Facebook adds insult to injury

Up until now I’ve been a lurker relative to the Facebook privacy controversy— happy to read all the commentaries, but not too motivated to jump in with my own point of view.  Until now.  Apparently, Facebook has decided they need to do something to address the growing criticism of Open Graph.  But instead of saying “hey, maybe we mis-understood our customers’  privacy sensitivities” they instead decided to position Facebook customers as confused and in need of a “simpler solution”.

Tim Sparapani, Facebook’s chief of public policy, said in a radio interview today that, in response to apparent frustration and confusion around privacy options,  “We are going to be providing options for users who want simplistic bands of privacy that they can choose from and I think we will see that in the next couple of weeks.”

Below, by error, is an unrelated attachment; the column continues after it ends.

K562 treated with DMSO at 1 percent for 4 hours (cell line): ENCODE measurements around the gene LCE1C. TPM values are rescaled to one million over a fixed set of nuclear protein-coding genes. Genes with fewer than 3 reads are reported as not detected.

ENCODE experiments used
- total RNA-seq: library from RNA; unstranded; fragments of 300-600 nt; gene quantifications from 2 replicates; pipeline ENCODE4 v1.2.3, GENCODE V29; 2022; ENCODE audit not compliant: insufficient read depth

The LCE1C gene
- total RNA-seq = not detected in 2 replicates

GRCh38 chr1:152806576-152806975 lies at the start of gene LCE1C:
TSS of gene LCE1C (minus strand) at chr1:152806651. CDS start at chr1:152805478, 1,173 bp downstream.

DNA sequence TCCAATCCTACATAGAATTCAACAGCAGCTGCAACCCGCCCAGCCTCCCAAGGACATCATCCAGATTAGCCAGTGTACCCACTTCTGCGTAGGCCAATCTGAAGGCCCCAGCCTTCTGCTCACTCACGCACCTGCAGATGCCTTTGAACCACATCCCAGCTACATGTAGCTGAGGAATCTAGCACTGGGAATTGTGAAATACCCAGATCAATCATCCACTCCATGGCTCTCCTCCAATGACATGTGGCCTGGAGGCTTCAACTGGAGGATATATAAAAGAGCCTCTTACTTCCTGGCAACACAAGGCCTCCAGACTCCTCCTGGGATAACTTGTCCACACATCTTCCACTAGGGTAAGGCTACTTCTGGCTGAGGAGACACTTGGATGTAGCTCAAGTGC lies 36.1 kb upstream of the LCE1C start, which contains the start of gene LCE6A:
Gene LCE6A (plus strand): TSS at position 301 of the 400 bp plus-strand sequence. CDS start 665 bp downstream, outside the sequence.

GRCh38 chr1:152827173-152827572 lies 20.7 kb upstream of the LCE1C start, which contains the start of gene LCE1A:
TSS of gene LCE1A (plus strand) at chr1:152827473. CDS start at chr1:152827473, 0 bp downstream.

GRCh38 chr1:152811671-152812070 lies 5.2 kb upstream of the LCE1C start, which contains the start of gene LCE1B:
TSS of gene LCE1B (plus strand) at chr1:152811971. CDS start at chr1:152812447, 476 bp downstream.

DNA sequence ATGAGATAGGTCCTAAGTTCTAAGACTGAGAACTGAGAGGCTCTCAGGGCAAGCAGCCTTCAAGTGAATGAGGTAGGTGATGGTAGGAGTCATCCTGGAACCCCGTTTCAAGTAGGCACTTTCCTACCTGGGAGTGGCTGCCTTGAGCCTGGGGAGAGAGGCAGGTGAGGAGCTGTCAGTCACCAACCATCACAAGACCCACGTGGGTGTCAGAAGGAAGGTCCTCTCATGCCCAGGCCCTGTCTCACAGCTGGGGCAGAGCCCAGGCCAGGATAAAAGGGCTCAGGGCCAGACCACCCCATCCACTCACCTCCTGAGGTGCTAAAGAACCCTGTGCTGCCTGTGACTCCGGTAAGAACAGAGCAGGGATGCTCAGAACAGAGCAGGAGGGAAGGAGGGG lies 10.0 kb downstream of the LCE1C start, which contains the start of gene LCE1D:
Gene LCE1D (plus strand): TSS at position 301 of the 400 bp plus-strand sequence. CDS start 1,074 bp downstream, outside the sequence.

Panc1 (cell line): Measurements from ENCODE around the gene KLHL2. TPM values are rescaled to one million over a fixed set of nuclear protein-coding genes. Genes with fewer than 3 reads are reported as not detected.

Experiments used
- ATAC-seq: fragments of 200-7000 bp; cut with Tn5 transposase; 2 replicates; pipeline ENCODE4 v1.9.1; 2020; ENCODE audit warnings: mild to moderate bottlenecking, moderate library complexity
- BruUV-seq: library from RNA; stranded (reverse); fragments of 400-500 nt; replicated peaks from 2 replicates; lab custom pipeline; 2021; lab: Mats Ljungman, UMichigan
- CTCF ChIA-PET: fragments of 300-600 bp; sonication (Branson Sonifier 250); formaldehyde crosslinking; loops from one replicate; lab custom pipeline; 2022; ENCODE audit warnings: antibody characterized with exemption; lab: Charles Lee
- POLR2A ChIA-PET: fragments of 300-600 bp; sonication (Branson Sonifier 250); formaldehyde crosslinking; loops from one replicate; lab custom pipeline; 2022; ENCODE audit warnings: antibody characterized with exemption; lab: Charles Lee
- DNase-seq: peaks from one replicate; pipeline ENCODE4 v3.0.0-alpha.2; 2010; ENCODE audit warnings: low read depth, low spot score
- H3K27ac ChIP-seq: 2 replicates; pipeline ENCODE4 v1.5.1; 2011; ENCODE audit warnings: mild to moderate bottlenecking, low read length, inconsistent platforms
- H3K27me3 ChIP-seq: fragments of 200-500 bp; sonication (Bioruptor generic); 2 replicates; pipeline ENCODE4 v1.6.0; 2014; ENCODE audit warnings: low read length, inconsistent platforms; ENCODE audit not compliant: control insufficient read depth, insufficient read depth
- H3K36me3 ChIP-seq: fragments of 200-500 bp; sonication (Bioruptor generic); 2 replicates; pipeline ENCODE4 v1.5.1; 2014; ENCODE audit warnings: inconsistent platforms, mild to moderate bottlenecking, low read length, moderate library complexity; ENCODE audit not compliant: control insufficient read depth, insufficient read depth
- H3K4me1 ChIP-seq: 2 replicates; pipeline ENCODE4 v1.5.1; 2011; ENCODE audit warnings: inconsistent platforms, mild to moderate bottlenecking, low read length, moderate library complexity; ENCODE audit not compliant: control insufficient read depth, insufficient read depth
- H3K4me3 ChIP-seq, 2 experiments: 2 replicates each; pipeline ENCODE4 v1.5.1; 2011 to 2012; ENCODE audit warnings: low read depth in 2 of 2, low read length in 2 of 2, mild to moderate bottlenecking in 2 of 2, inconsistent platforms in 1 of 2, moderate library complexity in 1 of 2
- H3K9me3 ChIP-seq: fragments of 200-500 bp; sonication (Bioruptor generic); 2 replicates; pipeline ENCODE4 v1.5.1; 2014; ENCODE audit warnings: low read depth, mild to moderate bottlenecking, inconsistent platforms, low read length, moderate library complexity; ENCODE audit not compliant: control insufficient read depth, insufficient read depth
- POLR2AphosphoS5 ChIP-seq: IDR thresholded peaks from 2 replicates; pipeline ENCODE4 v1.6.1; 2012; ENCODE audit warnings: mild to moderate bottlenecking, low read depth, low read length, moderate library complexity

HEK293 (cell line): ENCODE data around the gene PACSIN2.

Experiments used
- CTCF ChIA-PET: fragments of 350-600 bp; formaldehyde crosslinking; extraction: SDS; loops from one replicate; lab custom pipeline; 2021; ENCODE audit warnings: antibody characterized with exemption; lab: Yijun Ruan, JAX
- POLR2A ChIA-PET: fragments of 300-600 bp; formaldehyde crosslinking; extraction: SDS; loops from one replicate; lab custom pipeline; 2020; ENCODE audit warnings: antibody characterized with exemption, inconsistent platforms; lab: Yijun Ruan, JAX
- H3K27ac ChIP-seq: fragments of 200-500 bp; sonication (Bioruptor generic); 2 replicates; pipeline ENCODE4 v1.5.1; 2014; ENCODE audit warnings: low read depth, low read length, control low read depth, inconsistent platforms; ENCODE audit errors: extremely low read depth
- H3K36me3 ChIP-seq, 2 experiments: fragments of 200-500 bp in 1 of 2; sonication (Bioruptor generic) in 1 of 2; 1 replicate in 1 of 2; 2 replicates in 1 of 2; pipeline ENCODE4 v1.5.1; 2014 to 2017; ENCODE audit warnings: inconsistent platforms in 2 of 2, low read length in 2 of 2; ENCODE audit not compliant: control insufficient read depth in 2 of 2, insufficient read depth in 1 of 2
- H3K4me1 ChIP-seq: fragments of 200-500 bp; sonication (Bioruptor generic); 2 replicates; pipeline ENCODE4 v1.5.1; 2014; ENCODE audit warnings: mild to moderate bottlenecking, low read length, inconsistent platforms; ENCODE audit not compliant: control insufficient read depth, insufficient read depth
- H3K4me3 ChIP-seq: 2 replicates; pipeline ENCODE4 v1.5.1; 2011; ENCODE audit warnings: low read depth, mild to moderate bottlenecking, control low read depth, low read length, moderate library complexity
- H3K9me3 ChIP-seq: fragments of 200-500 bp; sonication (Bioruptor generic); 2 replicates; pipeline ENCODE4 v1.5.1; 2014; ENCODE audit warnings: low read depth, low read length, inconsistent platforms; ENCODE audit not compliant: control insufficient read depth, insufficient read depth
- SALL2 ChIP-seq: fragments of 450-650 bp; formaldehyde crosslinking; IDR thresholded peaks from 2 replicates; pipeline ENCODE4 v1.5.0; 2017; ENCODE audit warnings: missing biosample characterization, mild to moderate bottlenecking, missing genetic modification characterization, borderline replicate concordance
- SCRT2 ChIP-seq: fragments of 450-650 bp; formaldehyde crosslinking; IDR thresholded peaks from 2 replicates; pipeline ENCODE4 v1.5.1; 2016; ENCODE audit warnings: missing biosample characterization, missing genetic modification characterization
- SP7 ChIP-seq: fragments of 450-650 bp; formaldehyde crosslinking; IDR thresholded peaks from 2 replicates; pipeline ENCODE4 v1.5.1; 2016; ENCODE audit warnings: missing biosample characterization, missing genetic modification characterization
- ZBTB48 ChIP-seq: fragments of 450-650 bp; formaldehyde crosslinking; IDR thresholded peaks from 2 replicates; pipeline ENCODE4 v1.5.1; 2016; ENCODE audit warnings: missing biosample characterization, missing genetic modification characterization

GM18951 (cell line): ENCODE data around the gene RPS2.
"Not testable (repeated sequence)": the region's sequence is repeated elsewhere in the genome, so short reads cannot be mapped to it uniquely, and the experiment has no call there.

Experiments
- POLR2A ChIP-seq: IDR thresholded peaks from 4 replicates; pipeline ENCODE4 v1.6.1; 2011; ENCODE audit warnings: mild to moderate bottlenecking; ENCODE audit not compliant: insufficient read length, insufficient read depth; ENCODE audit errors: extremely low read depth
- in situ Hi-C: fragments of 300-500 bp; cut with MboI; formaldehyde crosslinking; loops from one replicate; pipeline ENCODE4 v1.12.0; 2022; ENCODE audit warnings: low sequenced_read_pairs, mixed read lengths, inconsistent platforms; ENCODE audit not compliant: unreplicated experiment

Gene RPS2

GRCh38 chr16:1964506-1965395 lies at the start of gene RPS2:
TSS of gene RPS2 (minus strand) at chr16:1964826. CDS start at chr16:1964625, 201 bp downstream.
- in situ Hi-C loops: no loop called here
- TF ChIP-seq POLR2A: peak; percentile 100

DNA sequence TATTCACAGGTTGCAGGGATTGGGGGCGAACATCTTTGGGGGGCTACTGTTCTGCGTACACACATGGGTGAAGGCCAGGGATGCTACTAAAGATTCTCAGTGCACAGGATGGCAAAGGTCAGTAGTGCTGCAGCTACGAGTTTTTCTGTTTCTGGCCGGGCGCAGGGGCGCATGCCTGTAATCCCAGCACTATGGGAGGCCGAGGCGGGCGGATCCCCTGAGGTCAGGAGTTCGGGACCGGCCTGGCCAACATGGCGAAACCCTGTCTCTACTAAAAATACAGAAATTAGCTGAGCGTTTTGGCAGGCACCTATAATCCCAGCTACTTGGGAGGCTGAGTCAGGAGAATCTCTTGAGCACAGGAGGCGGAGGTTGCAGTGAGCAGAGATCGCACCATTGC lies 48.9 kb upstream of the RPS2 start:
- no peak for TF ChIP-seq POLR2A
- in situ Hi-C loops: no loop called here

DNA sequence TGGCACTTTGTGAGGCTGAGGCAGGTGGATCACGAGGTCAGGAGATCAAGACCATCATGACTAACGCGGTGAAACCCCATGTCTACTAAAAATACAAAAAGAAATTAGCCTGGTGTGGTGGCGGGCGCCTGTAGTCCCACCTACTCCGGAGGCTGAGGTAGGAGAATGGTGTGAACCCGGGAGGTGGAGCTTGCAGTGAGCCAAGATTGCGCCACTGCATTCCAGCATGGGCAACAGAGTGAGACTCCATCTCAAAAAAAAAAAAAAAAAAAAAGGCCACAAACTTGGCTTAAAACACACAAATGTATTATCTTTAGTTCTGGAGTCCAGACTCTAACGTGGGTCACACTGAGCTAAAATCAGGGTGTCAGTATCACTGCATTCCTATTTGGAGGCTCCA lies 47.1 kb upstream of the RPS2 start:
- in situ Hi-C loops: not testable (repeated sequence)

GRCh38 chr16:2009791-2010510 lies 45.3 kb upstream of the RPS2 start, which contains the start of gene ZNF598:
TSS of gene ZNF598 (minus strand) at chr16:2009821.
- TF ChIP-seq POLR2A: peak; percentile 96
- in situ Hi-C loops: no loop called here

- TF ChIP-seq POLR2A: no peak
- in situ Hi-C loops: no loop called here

Simple solutions and choice are good.  But it’s clear, based on the interview that FB is in major spin mode.  According to Sparapani the new privacy policy is simply intended to  allow people to “broaden their online identity”.  Sparapani goes on to suggest that FB should be thought of as “an extraordinary gift to the public because it has allowed every website to be customized and individualized for people”.  Hmm.

Admittedly, I am not a huge user of Facebook – it seems to require more time and attention than I have to give at the moment.  But after seeing this interview with Sparapani, I am even less inclined.  Any company that responds to trust concerns by saying “hey we’re a gift” instead of “we need to do a better job of listening to our customers” is not one I’m much interested in supporting.  Seems like a good opportunity for the FB alternative crowd.

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